It does not seem to me so. When comparing to differential geometry of curves it contains significantly less information with the same amount of introductory talk. Anybody wishing to update this article? —Preceding unsigned comment added by TomyDuby (talk • contribs) 15:30, 4 July 2008 (UTC)
 What precisely do you mean? The differential geometry of curves is elementary high school material, while this article contains much harder concepts, often only covered in a final undergraduate year. Please try to be more specific. Mathsci (talk) 15:47, 4 July 2008 (UTC)

 Thanks for your reply. Yes, I agree with you that the differential geometry of surfaces is a much harder concept. However, it should be possible to explain it reasonably clearly. What specifically I have in mind? For example the chapter called Definitions in differential geometry of curves is well written. I think that, to begin with, a similar chapter extended to surfaces should be included in this article. Ideally it should define a k dimensional surface in R^{n} of class C^{r}. Something along line of E Kreyszig, Differential Geometry, Dover Publications, ISBN 0 486 66721 9, section 24. TomyDuby (talk) 01:51, 5 July 2008 (UTC)

 P.S. Is the stuff of differential geometry of curves really elementary high school material?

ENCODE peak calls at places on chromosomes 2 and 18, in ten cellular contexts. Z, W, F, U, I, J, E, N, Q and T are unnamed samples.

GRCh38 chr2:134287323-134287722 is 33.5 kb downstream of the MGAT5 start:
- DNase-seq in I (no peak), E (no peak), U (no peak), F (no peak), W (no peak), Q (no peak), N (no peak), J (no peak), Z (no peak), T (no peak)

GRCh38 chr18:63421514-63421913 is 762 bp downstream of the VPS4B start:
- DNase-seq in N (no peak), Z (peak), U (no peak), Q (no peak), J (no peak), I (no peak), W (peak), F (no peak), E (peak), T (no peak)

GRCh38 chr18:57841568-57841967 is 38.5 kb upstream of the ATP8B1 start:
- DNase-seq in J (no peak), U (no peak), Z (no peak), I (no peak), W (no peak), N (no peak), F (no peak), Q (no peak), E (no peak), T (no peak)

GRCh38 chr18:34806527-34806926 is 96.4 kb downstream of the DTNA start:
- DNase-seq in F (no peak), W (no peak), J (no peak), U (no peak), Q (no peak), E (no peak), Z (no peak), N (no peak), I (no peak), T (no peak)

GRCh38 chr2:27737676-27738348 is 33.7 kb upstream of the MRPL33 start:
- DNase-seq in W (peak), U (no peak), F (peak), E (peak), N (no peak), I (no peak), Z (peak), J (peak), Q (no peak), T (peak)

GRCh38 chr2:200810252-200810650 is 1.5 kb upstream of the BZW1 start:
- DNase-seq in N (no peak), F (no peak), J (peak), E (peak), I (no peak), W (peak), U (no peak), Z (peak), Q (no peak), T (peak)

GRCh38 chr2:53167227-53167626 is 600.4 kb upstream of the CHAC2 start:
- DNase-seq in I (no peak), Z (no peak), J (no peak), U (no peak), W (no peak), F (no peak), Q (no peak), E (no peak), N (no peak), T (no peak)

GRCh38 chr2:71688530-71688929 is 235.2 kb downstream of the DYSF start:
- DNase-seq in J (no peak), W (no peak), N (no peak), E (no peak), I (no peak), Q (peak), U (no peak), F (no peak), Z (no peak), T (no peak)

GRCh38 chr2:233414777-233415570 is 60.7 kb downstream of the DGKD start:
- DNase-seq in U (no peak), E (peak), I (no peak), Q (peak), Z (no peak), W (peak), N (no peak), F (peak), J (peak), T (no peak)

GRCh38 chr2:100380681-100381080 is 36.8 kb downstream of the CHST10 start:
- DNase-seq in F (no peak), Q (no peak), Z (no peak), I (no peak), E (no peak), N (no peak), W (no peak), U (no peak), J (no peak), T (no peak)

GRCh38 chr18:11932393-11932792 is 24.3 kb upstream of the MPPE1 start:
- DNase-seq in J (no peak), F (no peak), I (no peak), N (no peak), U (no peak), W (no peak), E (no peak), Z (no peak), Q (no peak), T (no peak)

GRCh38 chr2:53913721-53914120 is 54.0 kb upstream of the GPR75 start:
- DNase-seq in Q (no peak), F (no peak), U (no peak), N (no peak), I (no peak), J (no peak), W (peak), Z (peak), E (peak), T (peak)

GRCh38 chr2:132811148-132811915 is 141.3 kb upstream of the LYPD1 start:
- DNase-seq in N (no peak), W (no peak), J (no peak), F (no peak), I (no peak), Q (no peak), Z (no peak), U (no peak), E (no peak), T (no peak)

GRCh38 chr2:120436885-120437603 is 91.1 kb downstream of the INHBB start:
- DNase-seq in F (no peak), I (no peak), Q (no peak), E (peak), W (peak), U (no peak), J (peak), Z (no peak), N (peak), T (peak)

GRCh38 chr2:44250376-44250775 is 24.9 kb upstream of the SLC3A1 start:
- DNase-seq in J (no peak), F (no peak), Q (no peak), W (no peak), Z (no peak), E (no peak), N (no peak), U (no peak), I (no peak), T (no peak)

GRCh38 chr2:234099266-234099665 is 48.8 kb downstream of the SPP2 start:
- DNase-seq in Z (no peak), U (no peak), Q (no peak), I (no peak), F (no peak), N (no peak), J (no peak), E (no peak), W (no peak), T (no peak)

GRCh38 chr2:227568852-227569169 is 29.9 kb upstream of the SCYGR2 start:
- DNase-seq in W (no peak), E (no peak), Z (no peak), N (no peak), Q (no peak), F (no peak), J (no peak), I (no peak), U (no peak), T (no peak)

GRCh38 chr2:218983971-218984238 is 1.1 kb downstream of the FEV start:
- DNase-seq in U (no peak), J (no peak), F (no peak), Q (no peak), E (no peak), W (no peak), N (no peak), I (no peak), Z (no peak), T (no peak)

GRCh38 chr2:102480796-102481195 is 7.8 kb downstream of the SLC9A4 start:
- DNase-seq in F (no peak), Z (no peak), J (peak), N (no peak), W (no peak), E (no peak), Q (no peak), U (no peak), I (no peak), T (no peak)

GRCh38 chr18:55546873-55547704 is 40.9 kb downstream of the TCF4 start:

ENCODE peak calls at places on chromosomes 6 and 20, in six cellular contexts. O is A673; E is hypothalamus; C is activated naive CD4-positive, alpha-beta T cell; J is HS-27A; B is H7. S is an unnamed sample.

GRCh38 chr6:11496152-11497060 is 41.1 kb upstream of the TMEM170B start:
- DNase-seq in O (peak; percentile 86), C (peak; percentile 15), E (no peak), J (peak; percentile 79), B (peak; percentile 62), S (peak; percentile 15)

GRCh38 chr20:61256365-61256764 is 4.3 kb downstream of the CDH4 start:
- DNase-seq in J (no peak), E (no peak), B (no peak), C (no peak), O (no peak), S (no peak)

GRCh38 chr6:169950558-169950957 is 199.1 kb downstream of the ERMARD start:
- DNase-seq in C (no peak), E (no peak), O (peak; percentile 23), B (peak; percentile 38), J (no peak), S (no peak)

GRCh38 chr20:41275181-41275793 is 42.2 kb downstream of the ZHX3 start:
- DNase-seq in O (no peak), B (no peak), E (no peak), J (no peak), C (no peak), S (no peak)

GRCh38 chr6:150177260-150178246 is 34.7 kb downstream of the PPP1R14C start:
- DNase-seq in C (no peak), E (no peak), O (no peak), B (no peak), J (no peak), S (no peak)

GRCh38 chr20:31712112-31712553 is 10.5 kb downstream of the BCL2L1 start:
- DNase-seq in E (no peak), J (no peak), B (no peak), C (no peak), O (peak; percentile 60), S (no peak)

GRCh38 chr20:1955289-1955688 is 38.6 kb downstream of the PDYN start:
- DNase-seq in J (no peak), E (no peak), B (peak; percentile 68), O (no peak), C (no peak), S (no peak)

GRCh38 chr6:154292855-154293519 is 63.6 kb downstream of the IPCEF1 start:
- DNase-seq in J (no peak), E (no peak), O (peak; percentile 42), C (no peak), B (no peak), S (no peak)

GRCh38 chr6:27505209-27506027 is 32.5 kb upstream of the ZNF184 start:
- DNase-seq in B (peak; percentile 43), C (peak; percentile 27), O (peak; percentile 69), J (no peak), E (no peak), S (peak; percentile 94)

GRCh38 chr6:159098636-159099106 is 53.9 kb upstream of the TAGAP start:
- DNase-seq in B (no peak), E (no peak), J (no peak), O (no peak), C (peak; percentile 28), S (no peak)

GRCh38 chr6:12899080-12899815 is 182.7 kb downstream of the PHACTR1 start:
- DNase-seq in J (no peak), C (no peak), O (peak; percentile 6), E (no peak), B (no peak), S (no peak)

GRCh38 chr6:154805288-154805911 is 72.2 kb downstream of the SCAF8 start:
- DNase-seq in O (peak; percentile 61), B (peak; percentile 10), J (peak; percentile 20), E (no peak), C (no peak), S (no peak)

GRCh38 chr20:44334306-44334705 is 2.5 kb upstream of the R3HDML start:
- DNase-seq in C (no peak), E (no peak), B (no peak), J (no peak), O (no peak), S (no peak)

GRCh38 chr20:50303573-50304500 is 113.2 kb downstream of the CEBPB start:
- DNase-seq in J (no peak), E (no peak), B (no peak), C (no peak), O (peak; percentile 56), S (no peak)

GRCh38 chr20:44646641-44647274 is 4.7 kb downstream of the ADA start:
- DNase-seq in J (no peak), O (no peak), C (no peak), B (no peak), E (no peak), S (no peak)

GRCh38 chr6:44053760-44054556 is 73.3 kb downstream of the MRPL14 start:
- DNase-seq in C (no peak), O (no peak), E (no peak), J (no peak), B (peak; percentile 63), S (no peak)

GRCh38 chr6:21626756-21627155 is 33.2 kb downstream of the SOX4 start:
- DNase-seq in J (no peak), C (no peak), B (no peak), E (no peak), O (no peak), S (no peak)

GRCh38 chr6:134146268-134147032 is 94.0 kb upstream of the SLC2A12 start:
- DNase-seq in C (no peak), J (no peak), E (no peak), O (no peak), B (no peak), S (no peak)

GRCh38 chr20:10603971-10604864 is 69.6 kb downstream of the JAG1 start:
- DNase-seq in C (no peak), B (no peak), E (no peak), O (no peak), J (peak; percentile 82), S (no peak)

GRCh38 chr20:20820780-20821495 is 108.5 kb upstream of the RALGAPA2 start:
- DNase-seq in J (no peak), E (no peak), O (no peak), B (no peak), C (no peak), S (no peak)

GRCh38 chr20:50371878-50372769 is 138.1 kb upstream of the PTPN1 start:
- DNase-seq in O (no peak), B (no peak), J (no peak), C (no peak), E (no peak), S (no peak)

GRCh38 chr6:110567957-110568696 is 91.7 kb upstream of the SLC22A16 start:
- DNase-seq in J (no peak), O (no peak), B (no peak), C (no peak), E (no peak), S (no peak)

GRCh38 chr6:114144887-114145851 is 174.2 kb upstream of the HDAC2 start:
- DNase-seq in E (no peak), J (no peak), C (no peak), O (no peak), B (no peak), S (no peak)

I learnt curves at grammar school. One of the problems is that this is not an article solely on embedded surfaces in Euclidean space. Another is that the article was originally ripped out of Surfaces by now disappeared editor User:Arcfrk. The lack of definitions dates from then; it seems like a good idea to define again embedded surfaces, with their induced metric, and then abstract 2dimensional Riemannian manifolds, if this improves readability. Surfaces will always be harder than curves, because it is with surfaces that the story of curvature (and connections, not mentioned in this article) in Riemannian geometry starts. Curves play a vital role in understanding connections. As far as I can tell, most of the material is covered well. However, it might be helpful to use a modern text book like Pelham Wilson's CUP text to make the material a little more approachable towards the beginning of the article. One suggestion I have is to use xfig or some other software for drawing figures to illustrate what's going on. This applies particularly to curvature. Berger's panorama has lots of pictures. It might also be nice to expand the history with a picture of Gauss or some early texts. It seems like a very good idea to make this fundamental material as accessible as possible, as Willow and her collaborators have been doing at Emmy Noether. Mathsci (talk) 06:53, 5 July 2008 (UTC)